It’s no secret that college is too expensive for most people. As of 2019, over 45 million people have borrowed for school. It makes sense, then, that the debate around debt forgiveness has become a polarizing focal point of national conversation, particularly in the 2020 race. It’s why Democratic presidential candidates Elizabeth Warren and Bernie Sanders have both made headlines for their student loan forgiveness plans.
But absolving student debt would cause more problems than it would ever solve.
Policy moves like these are rooted in the inaccurate idea that student debt is both involuntary and unfair. Of course most students can’t afford the exorbitant fees many private institutions require, but private institutions aren’t their only option. Community colleges, state schools, work-study programs, and vocational programs are viable options that incur much less debt. In some cases, they don’t incur debt at all. Much like when purchasing any other good or service, students must evaluate what schools, and the associated loans, are feasible for them to commit to. When a student decides to take out a loan, he or she is doing so as an adult — or at the advice of parents, who are adults — entering into a voluntary and mutual agreement with a lender. Student loan forgiveness would serve only to reward students who recklessly borrowed tens of thousands without first evaluating their future ability to repay and punish those who chose a more fiscally responsible route.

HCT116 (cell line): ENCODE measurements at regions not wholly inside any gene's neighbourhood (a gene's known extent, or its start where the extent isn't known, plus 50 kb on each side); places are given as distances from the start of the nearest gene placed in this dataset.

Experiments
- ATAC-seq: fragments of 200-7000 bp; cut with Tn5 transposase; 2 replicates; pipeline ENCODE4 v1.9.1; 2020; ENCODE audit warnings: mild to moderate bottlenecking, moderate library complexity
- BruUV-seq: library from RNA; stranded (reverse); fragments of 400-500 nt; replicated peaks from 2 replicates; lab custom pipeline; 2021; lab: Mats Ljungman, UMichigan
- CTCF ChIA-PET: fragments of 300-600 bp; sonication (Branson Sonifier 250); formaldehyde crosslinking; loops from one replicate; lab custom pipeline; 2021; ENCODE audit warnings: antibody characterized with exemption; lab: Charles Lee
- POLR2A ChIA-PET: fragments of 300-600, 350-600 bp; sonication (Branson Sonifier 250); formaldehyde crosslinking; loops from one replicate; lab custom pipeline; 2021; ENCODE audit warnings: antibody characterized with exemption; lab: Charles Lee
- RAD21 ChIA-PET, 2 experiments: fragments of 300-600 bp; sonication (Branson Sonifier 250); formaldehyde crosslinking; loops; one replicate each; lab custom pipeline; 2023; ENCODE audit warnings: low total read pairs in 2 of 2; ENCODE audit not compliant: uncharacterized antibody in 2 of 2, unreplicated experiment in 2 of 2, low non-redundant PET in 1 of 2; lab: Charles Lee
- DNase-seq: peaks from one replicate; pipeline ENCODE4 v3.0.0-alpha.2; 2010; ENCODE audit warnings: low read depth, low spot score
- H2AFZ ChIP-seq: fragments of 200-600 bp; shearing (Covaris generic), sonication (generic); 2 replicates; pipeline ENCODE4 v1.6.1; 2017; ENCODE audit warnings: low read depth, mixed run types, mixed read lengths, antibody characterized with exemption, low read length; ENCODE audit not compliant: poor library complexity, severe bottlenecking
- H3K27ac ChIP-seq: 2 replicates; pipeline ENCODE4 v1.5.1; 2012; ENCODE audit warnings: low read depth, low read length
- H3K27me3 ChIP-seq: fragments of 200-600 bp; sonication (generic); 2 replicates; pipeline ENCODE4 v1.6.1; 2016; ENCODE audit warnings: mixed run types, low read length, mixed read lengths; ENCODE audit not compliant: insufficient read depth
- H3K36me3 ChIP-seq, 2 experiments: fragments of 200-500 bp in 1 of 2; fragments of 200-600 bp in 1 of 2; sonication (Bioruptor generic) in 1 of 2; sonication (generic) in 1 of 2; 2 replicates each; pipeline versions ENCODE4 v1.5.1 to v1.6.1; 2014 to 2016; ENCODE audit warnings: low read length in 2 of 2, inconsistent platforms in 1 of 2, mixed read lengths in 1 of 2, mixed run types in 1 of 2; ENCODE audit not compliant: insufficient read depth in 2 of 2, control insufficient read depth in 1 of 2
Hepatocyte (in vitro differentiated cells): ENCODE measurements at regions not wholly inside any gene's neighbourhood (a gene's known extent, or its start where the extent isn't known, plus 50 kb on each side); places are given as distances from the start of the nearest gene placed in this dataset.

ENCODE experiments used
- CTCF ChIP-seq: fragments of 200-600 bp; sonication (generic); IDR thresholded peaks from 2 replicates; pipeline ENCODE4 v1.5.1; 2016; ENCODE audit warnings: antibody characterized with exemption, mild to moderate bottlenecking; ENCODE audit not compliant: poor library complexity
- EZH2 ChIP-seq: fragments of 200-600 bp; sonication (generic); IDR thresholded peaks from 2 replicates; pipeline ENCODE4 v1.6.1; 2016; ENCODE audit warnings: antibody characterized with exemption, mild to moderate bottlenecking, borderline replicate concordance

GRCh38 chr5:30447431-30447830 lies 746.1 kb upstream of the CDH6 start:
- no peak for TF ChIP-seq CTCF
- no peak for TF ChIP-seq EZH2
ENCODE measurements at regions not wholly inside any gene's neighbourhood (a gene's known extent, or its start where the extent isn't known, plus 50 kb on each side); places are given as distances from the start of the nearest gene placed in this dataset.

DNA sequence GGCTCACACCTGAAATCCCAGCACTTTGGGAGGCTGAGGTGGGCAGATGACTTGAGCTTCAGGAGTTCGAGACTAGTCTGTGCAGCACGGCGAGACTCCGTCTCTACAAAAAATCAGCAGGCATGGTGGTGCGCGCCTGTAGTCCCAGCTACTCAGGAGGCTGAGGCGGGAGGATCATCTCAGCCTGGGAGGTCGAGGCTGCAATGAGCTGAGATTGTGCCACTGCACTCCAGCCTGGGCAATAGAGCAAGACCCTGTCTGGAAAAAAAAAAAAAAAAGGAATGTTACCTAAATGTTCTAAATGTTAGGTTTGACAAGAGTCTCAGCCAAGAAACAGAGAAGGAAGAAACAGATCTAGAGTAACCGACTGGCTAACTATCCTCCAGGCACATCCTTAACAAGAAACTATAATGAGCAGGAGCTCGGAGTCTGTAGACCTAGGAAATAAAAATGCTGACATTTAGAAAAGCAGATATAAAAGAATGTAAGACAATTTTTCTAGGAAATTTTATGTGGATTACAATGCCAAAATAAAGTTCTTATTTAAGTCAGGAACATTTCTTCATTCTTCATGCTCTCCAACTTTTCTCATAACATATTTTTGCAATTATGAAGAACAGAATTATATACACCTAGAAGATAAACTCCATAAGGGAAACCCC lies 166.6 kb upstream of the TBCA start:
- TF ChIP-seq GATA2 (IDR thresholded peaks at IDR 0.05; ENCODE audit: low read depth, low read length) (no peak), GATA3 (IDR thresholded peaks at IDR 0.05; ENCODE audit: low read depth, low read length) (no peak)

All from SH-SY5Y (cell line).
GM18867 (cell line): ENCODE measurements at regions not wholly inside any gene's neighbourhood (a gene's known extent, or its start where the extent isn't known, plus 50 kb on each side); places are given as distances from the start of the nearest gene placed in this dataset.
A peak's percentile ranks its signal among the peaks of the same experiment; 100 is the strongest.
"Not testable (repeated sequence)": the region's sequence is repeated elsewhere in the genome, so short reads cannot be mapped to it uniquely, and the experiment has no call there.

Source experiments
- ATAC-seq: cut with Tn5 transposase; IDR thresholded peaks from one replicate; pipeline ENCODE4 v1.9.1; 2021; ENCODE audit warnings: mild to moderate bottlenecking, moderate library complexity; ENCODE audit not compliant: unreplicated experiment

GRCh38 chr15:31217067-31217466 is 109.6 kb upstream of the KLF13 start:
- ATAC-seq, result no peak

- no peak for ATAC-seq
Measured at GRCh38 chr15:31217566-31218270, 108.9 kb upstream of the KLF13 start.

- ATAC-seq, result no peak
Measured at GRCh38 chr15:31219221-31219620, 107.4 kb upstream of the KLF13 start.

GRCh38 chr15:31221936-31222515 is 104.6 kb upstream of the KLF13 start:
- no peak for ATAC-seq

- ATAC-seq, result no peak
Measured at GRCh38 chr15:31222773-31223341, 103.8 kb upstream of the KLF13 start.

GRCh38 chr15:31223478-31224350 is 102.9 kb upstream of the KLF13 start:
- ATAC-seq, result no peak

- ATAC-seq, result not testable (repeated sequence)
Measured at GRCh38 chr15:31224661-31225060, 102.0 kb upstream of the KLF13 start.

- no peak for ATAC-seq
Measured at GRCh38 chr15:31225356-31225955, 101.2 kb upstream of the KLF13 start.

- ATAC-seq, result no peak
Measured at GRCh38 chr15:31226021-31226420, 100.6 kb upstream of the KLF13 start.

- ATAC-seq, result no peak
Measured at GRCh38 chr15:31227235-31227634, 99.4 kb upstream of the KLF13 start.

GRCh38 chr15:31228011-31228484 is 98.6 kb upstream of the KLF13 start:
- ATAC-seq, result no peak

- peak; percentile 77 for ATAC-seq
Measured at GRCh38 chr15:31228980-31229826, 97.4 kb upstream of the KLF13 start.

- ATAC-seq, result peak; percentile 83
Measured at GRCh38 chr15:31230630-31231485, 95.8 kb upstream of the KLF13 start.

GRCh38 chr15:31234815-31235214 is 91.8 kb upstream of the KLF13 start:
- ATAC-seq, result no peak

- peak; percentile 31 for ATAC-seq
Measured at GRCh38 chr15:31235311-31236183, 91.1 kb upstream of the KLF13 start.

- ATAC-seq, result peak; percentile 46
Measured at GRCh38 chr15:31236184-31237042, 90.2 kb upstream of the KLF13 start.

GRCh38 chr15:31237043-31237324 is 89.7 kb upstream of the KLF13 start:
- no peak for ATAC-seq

While many attribute the debt crisis to dishonest lenders and for-profit universities (and to be fair, they do exist), a great deal of responsibility lies with students and families. By taking out exorbitant loans, students are contributing to the rising costs of college by demonstrating a willingness to pay the set rate of admission. A significant shift toward options like state schools and community colleges would not only lower the average student debt but also incentivize the more expensive universities to adjust their prices to reflect the decrease in demand. Unfortunately, options like Elizabeth Warren’s student debt forgiveness plan do the exact opposite.
Released earlier this year, Warren’s plan proposes up to $50,000 of debt cancellation for each household with an annual income of less than $100,000. In execution, this flawed approach will signal to universities and lenders that the majority of incoming students can plan to receive what essentially amounts to a $50,000 government voucher. Instead of lessening individual debt, it will incentivize students to view a $100,000 debt as a $50,000 debt, making them more willing to apply to pricier colleges and take out higher loans. This willingness will then encourage universities to raise their prices accordingly.
Think about it another way: what if this plan were implemented in the housing market? If a seller knew that an incoming buyer would be receiving $50,000 off his or her mortgage, the seller would be far less likely to lower the price, putting the buyer at a disadvantage. In Warren’s debt relief scenario, we would see the same disadvantage play out for incoming students. See, the plan enables universities to keep their high prices, leaves students no better off, and forces the American taxpayer to cover the $1.2 trillion bill over the next 10 years to pay off debt that was taken on voluntarily.